One of the most common issues I come across whilst coaching professionals in enhanced Learning Skills is a tendency to create copious volumes of notes. As a learning technique, it’s counter-productive and quickly overloads the brain.
There is another way.
Voluminous note-taking is a technique I often used before I learned how the human brain receives, stores and recalls information. Like many others, I would make detailed notes, brighten them up with judicious use of highlighter pens, realise that there was still too much information to learn and proceed to make notes of my notes. I think I expected the act of writing and rewriting to embed the knowledge for me.
In the end my brain would jump up and down and protest, insisting it was an impossible task and why can’t we take a break and go for a coffee.
It seems that there are two common drivers for this route to tortuous revision;
- We’re taught at school that using too much paper is wasteful (and these days leads to global warming). We’re encouraged to leave as little white space as possible – it’s a visual representation that we have to ‘cram the knowledge in for exams’.
- A more elusive driver is the fear that if it isn’t in our notes, we’ll miss that one vital piece of information which makes the difference between a Pass and a Fail. If it’s in the book, it has to be in the notes.
Paradoxically, our brain is beautifully designed to collect, store and retrieve information. We do it all day, every day. Our children are experts at it. Our brain loves learning so much that whilst we remain uninhibited by adulthood, we even call it play!
You see context is everything. We can remember pretty much unlimited amounts of information if that information has context and connections. The trouble is if we try to store more than 7 bits of information in one go, we hit overload. There are simply too many connections for us to hold in one place.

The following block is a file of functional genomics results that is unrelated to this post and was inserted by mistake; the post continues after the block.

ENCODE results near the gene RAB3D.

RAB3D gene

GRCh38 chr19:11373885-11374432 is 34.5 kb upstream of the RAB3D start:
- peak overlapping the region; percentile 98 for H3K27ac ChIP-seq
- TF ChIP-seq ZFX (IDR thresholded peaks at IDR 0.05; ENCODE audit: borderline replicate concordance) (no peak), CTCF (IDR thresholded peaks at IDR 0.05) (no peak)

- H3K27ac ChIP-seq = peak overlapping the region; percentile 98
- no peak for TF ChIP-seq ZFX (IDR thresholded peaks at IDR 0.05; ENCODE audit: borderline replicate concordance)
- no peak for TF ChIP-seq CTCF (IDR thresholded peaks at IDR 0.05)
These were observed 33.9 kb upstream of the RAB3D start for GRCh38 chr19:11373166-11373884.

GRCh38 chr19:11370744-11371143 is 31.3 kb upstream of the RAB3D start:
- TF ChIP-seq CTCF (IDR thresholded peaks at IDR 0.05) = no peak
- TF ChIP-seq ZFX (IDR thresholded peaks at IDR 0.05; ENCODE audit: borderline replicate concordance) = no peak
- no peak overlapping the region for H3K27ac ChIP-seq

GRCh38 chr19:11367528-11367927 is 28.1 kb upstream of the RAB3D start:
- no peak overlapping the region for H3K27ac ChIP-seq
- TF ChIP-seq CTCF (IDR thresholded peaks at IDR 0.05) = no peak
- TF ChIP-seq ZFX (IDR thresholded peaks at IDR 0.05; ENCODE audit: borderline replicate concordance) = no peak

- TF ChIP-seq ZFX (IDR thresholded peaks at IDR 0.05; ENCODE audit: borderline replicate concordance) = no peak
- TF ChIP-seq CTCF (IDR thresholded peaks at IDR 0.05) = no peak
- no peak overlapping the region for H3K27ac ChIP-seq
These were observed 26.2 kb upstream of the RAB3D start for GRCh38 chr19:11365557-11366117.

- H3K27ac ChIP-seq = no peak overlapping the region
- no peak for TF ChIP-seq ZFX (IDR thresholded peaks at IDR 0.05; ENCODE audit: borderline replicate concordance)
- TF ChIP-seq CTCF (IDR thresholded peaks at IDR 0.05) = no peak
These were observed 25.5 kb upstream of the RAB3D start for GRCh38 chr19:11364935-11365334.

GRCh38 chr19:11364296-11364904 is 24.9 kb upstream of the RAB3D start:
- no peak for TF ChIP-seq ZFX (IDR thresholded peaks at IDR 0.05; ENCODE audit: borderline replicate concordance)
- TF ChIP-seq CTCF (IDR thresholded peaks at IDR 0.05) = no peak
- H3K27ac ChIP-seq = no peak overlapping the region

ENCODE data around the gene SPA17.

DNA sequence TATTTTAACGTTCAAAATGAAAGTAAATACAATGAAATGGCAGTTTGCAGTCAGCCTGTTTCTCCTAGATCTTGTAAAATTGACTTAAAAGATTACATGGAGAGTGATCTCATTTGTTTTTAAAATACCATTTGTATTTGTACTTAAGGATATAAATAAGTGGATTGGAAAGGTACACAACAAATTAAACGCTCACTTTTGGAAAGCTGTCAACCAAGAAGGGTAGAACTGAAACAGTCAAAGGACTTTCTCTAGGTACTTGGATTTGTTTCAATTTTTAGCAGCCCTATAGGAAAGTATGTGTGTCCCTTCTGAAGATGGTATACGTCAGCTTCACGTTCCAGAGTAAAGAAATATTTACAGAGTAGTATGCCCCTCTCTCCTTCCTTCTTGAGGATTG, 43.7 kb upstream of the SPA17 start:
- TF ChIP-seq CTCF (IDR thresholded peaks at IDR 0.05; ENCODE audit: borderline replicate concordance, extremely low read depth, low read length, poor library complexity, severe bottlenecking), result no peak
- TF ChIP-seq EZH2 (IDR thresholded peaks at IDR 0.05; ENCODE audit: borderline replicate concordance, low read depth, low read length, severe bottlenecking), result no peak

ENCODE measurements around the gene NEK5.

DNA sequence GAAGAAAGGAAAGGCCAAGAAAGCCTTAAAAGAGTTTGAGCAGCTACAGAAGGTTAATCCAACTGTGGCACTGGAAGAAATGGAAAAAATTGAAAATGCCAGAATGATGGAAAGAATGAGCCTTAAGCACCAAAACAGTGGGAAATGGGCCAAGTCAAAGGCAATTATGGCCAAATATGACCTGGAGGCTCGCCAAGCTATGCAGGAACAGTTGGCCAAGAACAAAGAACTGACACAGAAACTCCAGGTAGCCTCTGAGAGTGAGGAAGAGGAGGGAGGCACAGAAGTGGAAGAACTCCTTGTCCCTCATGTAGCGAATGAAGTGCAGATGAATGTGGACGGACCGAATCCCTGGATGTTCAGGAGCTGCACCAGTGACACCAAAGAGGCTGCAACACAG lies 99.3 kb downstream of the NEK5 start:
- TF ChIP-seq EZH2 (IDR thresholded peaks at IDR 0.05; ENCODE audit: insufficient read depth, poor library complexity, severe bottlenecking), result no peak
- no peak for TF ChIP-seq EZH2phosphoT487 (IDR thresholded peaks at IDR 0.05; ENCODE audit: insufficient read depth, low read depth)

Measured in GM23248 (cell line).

But we can store as many of these sets of 7 as we care to. If we create notes that contain only 7 pieces of information then each of those 7 can connect to 7 more, over and over again. In fact in only four layers of 7, you can effectively store over two thousand pieces of connected information in a way that your brain will be perfectly comfortable with. If you tried to cram that all into one long set of revision notes, you’d hit overload pretty damn quickly.
So if you want to create usable notes for effective learning, leave loads of white space and only have 7 key pieces of information on each page. You’ll use far more pieces of paper; but surely it’s more of a waste to write notes you’ll never learn than to write notes you’ll remember forever?
Like most core strategies, this is a simple concept but old habits can be hard to break, so if you’d like some help, get in touch. Enhanced Learning Skills are only a couple of clicks away…
Tony Burkinshaw Learning & Memory Coach: LinkedIn Profile
Tony Burkinshaw Learning & Memory Coach: Website